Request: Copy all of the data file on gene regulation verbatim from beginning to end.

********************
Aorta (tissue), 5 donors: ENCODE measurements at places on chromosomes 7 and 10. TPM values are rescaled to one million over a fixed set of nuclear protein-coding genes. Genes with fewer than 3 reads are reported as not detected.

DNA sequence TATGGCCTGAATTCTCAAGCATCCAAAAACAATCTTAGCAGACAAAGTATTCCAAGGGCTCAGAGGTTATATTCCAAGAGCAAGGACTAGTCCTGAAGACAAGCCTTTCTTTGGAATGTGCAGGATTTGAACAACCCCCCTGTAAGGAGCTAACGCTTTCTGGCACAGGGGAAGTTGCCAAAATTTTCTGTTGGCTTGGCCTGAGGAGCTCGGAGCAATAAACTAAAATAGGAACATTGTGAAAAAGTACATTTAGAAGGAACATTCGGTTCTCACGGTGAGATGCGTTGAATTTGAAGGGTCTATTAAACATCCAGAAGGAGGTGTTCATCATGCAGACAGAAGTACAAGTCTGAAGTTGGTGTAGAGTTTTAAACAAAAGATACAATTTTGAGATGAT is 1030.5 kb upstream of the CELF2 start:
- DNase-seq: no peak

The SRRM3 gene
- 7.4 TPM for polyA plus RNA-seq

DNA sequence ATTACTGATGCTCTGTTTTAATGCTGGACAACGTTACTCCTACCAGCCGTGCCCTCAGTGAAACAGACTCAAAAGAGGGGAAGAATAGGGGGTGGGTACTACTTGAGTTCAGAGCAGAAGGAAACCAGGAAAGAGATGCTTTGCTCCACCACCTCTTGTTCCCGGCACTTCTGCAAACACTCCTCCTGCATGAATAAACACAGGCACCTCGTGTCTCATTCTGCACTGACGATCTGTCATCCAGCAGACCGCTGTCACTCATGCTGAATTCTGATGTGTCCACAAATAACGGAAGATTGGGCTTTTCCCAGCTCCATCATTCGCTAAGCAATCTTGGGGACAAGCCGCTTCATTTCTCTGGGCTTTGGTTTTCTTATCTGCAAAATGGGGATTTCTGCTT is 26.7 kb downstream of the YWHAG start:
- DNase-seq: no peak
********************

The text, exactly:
Aorta (tissue), 5 donors: ENCODE measurements at places on chromosomes 7 and 10. TPM values are rescaled to one million over a fixed set of nuclear protein-coding genes. Genes with fewer than 3 reads are reported as not detected.

DNA sequence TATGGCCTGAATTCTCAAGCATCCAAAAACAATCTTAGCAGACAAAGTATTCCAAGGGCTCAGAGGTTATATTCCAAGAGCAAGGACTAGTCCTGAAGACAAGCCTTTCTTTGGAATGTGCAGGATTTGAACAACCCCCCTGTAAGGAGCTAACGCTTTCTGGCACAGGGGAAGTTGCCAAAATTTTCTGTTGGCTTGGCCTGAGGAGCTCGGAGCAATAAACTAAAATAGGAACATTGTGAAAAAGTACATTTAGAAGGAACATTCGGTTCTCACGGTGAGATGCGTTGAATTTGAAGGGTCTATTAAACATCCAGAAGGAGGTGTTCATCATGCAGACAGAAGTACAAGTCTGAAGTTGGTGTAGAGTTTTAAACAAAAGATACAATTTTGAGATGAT is 1030.5 kb upstream of the CELF2 start:
- DNase-seq: no peak

The SRRM3 gene
- 7.4 TPM for polyA plus RNA-seq

DNA sequence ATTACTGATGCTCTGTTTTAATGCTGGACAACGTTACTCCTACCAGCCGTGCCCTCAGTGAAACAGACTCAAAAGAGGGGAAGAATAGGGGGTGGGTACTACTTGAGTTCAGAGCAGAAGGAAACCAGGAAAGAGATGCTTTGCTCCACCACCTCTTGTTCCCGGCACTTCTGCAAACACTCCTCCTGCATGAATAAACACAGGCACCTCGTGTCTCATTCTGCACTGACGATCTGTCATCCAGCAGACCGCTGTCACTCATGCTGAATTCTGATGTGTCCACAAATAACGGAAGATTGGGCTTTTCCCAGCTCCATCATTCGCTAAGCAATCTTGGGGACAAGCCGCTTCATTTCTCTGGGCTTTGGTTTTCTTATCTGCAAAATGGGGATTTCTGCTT is 26.7 kb downstream of the YWHAG start:
- DNase-seq: no peak